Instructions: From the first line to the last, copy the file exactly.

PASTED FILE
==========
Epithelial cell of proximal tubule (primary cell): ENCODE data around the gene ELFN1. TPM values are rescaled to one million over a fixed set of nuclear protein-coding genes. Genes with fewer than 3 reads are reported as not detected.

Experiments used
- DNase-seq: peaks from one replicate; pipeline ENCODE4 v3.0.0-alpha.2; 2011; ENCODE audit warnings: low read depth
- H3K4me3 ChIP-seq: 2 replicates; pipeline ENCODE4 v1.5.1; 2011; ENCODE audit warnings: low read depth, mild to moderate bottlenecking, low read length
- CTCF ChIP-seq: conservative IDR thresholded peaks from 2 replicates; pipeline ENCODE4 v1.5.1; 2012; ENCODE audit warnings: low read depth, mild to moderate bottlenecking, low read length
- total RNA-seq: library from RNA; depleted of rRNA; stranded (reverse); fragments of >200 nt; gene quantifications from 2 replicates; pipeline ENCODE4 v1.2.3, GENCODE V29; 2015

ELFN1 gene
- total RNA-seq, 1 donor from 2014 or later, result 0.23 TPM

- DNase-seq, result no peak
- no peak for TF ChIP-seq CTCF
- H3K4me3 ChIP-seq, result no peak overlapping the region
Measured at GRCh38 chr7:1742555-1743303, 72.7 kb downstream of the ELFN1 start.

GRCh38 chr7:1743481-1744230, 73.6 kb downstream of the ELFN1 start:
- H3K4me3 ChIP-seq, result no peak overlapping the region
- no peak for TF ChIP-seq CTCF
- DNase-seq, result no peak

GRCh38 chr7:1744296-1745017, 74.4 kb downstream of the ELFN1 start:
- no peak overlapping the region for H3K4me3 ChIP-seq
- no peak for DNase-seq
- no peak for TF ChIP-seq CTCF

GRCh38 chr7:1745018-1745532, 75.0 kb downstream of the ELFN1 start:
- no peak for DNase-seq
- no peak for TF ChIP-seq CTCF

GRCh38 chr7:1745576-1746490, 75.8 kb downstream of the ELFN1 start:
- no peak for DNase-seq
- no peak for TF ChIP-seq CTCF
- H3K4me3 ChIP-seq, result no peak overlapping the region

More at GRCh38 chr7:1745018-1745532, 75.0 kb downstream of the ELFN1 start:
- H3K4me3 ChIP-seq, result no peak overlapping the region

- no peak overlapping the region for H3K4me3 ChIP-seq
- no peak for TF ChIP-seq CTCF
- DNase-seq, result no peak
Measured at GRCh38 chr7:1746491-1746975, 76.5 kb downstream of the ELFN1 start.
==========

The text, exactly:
Epithelial cell of proximal tubule (primary cell): ENCODE data around the gene ELFN1. TPM values are rescaled to one million over a fixed set of nuclear protein-coding genes. Genes with fewer than 3 reads are reported as not detected.

Experiments used
- DNase-seq: peaks from one replicate; pipeline ENCODE4 v3.0.0-alpha.2; 2011; ENCODE audit warnings: low read depth
- H3K4me3 ChIP-seq: 2 replicates; pipeline ENCODE4 v1.5.1; 2011; ENCODE audit warnings: low read depth, mild to moderate bottlenecking, low read length
- CTCF ChIP-seq: conservative IDR thresholded peaks from 2 replicates; pipeline ENCODE4 v1.5.1; 2012; ENCODE audit warnings: low read depth, mild to moderate bottlenecking, low read length
- total RNA-seq: library from RNA; depleted of rRNA; stranded (reverse); fragments of >200 nt; gene quantifications from 2 replicates; pipeline ENCODE4 v1.2.3, GENCODE V29; 2015

ELFN1 gene
- total RNA-seq, 1 donor from 2014 or later, result 0.23 TPM

- DNase-seq, result no peak
- no peak for TF ChIP-seq CTCF
- H3K4me3 ChIP-seq, result no peak overlapping the region
Measured at GRCh38 chr7:1742555-1743303, 72.7 kb downstream of the ELFN1 start.

GRCh38 chr7:1743481-1744230, 73.6 kb downstream of the ELFN1 start:
- H3K4me3 ChIP-seq, result no peak overlapping the region
- no peak for TF ChIP-seq CTCF
- DNase-seq, result no peak

GRCh38 chr7:1744296-1745017, 74.4 kb downstream of the ELFN1 start:
- no peak overlapping the region for H3K4me3 ChIP-seq
- no peak for DNase-seq
- no peak for TF ChIP-seq CTCF

GRCh38 chr7:1745018-1745532, 75.0 kb downstream of the ELFN1 start:
- no peak for DNase-seq
- no peak for TF ChIP-seq CTCF

GRCh38 chr7:1745576-1746490, 75.8 kb downstream of the ELFN1 start:
- no peak for DNase-seq
- no peak for TF ChIP-seq CTCF
- H3K4me3 ChIP-seq, result no peak overlapping the region

More at GRCh38 chr7:1745018-1745532, 75.0 kb downstream of the ELFN1 start:
- H3K4me3 ChIP-seq, result no peak overlapping the region

- no peak overlapping the region for H3K4me3 ChIP-seq
- no peak for TF ChIP-seq CTCF
- DNase-seq, result no peak
Measured at GRCh38 chr7:1746491-1746975, 76.5 kb downstream of the ELFN1 start.